Did you enjoy snow days as a kid? The clean scent of snow reminds you vividly of sledding and hot cocoa. Did you honeymoon in the mountains? The resinous odour of pine trees instantly recalls that wonderful trip as a new couple. Smell, it turns out, is more closely tied to memory than sight, touch, sound or taste. Because of that, odours trigger strong memories that comfort, or sadly, when it comes to house fires, horrify.
Because lingering smoke odours traumatize survivors, Paul Davis applies cutting-edge technology to remove this unpleasant reminder from clothing and furniture. That technology is necessary for nearly everything in the house: items touched by smoke – including those that appear unaffected – sustain damage. Even faint odours left on clothing and furniture degrade items and resurge with moisture, warmth or air circulation if they aren’t treated.
Paul Davis begins treating odour immediately – often within a few hours – before it sets and changes material fibres permanently. “Even when the fire is out and the smoke has cleared, damage to items may continue,” says Rebecca Robinson, Contents Manager with Paul Davis. “With the incredible number of natural and synthetic materials burned in modern fires, smoke can start complex chemical reactions on and in items. Without very quick action, items transform from cleanable to completely unsalvageable in hours.”
The odour removal process begins by inspecting the items’ condition. Paul Davis experts, who gently treat each item as if it’s their own important possession, then select among a variety of innovative technologies:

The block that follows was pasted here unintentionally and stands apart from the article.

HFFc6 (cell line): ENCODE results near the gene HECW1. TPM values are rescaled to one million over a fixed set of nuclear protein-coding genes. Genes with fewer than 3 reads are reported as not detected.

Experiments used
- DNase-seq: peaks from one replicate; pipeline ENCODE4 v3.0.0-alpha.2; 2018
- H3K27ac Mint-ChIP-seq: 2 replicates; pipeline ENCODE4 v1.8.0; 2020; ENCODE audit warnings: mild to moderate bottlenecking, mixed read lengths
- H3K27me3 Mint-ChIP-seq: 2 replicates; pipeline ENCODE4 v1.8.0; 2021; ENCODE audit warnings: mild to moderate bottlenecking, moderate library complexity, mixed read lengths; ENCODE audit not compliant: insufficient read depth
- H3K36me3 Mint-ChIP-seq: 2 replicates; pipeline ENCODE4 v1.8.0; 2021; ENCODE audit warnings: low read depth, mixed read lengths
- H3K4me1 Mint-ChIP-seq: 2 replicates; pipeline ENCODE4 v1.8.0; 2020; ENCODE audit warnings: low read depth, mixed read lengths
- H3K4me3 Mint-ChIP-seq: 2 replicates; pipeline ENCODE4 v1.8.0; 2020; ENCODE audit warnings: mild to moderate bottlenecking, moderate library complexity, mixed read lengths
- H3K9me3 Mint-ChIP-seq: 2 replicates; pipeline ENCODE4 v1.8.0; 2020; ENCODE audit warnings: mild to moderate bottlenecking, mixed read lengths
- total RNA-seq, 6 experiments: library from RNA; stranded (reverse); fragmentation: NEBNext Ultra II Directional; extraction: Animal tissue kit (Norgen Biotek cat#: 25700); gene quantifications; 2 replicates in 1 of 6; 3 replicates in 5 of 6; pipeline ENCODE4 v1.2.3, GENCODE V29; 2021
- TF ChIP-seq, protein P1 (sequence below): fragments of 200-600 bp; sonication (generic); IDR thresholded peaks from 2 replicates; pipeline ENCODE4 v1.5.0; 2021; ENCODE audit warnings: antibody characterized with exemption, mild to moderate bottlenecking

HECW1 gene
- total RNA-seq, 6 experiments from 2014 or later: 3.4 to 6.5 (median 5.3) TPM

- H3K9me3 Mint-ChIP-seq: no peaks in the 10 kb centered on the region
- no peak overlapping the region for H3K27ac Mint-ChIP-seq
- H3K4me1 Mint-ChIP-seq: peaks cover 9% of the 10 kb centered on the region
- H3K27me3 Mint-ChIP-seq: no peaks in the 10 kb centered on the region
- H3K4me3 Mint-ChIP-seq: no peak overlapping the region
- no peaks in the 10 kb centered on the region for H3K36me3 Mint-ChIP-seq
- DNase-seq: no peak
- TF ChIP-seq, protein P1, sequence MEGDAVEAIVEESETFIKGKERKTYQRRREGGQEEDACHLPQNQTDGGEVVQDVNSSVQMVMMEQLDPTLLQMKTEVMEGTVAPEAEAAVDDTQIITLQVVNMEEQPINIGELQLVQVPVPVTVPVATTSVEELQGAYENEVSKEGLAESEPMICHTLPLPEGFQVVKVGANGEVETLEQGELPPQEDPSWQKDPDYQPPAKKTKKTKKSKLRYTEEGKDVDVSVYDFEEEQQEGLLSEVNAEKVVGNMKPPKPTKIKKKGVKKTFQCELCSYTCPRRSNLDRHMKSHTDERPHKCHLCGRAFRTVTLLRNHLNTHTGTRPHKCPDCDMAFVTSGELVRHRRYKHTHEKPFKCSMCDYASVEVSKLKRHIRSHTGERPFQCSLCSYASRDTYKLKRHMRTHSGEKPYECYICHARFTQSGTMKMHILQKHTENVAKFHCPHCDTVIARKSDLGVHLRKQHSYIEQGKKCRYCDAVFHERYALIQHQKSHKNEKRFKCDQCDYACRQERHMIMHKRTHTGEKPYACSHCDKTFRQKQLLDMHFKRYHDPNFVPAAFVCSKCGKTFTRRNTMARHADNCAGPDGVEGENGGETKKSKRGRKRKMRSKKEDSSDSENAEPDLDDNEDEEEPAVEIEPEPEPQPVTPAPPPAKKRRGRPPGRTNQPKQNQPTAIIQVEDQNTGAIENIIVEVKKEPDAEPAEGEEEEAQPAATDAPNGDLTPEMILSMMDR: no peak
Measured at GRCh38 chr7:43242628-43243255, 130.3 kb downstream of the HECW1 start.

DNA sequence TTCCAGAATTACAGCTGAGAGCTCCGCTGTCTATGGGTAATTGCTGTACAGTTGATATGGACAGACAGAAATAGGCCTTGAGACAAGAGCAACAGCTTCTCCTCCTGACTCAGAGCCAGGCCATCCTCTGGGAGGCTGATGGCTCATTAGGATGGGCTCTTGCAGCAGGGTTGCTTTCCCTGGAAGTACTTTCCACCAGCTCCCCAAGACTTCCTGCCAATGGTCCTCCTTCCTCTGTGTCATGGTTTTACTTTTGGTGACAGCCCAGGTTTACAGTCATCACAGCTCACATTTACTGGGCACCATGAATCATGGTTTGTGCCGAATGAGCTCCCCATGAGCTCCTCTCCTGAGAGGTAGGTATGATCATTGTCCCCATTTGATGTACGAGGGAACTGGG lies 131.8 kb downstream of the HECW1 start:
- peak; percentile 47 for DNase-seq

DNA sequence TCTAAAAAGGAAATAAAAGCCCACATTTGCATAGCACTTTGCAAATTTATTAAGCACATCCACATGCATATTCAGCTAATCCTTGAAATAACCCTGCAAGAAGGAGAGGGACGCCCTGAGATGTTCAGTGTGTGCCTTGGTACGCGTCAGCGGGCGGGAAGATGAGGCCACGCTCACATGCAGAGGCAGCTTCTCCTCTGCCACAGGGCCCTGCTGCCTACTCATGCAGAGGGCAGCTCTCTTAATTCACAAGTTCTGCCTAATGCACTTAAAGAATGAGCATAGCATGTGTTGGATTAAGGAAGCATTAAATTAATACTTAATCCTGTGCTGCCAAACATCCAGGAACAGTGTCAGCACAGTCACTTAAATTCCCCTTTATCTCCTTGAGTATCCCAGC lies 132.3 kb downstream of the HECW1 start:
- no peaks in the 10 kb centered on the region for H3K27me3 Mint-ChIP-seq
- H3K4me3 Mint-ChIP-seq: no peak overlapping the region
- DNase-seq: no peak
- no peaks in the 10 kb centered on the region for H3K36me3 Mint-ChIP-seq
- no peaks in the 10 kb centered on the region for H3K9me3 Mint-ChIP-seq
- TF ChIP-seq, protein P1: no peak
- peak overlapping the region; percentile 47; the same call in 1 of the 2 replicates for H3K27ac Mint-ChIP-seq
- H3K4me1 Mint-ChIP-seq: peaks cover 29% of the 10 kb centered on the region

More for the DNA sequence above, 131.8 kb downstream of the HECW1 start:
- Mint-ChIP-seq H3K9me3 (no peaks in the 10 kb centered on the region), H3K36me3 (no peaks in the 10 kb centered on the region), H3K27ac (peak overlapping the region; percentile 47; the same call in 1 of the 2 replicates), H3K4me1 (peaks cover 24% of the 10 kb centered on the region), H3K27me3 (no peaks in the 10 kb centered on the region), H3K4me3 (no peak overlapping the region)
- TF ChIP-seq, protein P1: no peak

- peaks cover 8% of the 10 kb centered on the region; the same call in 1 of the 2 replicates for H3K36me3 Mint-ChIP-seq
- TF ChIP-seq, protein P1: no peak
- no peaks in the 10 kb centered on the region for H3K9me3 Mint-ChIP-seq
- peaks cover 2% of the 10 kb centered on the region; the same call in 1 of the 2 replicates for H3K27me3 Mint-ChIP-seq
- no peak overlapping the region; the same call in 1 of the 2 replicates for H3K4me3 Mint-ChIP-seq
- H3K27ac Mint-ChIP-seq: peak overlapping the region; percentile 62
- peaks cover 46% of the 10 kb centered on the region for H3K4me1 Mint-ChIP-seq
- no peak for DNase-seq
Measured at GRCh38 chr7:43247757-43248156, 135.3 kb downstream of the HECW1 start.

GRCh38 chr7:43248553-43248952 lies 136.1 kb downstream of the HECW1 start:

- Chemical treatments. Ozone, a natural gas found in the atmosphere, pushes odours out of furniture and clothing textiles, replacing smoke smell with a clean, fresh scent. Hydroxyls, created naturally when the sun’s rays react with water and oxygen, also rapidly break down smoke odour; Paul Davis uses special machinery to generate hydroxyls. Additional advanced products designed specifically for Paul Davis encapsulate and chemically neutralize contaminants and odour.
- Innovative technologies. Technicians may apply ultrasonic cleaning techniques, which harness bubbles produced by sound waves to drive odour from textiles, or they may use pressurized vapour.
- Specialized cleaning products. High-tech cleaning agents, such as degreasers, brighteners, solvents, anti-mildew agents, disinfectants and detergents, are often used in combination with familiar deodourizing substances like baking soda. Paul Davis, which has created many of its own custom cleaning products, avoids fragrances in favor of a neutral smell.
- Specialized handling. Clothing and furniture often require multiple treatments over a number of days in prescribed combinations. Special items – leather, vinyl, metallized fabrics – may benefit from specialty cleaning equipment, hand-washing, water vapour treatments and agitation.
Though many fire survivors think it’s an impossible task, Paul Davis comes through: restoring most items of clothing and furniture to exceptional condition – in many cases better than before the fire – with no traces of smoke odour. These clean, fresh belongings pay dividends far beyond dollar value.
“The smell of smoke is unpleasant for anyone but is traumatizing and triggering for fire survivors,” Robinson says. “When familiar belongings smell like they used to, that helps victims heal from one of the worst experiences of their lives. We are honored to help in that process. It’s all part of caring for people completely during their time of need.”